It’s been rather crowded recently – people, theatre, words, more people, more theatre, more words – on paper, in the air, in that dusty attic posing as my brain. Characters that had previously inhabited the relative comfort of notebooks, sleeping between the pages, are at present being made ready to be brought to life. Dusting off their wigs, hats and coats; now a little fard, a little rouge and powder; polish those shoe buckles, and they are standing in the wings, ready to leap out into the spotlight. Nothing huge, mind, in the way of actual stage-work; just a little conversation here and there – only with unexpected results. It has been an ongoing creative process, with more to come: something else I had previously written to no end has now been taken on board by another set of creatives who are actually enthusiastic to bring it to life; and all of this happening all at the same time. A little whirlwind made up of other people’s imagination, energy and perception is making its way across the pages; words, lines, dialogues, whole scenes have life breathed into them, and the transition from paper to that unreal reality of theatre is made, almost without you realising it. The magic has begun – thought processes start to whir, kickstarting a series of added details, gestures, inflections and more; some of these will be kept, others discarded, there is a constant moulding and re-modelling until the piece of art that is an imaginary character stands up on stage and takes command of itself.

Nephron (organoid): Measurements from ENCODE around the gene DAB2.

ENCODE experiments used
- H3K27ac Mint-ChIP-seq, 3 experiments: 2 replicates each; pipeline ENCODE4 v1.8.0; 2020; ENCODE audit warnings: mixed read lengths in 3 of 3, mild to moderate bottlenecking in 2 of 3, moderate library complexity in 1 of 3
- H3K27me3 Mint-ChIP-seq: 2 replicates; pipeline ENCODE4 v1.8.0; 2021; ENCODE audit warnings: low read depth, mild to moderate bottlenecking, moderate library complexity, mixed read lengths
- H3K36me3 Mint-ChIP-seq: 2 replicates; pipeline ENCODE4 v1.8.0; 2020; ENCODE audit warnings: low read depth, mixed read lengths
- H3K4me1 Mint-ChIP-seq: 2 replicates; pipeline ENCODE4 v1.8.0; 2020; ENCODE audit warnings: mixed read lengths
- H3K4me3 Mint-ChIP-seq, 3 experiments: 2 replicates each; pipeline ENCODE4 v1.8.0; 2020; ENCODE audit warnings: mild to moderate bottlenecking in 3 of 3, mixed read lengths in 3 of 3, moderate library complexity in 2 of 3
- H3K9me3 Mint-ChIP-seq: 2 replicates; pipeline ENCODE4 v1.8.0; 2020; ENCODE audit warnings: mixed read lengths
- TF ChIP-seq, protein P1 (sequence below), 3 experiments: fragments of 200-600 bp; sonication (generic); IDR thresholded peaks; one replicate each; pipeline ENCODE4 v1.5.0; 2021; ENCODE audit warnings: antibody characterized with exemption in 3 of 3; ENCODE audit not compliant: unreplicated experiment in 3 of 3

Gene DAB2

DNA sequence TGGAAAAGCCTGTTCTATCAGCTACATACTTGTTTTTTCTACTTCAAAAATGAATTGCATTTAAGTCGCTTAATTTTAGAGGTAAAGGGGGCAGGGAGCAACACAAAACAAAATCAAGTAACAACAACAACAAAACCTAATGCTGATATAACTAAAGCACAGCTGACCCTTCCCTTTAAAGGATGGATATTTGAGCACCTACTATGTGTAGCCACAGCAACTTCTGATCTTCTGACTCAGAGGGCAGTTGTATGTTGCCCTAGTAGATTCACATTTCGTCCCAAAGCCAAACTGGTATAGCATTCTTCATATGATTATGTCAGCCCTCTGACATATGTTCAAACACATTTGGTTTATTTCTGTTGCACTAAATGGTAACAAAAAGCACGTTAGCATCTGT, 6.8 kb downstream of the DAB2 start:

The bubbly enthusiasm and creative energy brought to the rehearsal space by the actors themselves speeds up that process.
Watching someone take on board your ideas, thoughts, words and characters and invest their energy, creative, physical and even psychic, in something you have written could be a challenging experience – horror stories abound of writers turned homicidal after the perceived mangling of their work by negligible directors and/or actors; so far I can only say how pleasurable it has been, and how curious I remain to see what happens next, how those same characters will develop on stage. It is all part of the huge ongoing creative process called acting – and when you are fortunate enough to find those who can jump in, focussed, and pick up the shreds and patches we offer them, it is a magical thing indeed.
It takes a particular kind of humility to submerge one’s own ego in another’s; it is what drives many very fine actors (whom we may never actually see on the big screen), and a quality which makes such actors very special people indeed.
No U-Turn will be at the Pleasance Theatre Islington, on Sunday 17th: www.directorscuttheatre.co.uk/nouturn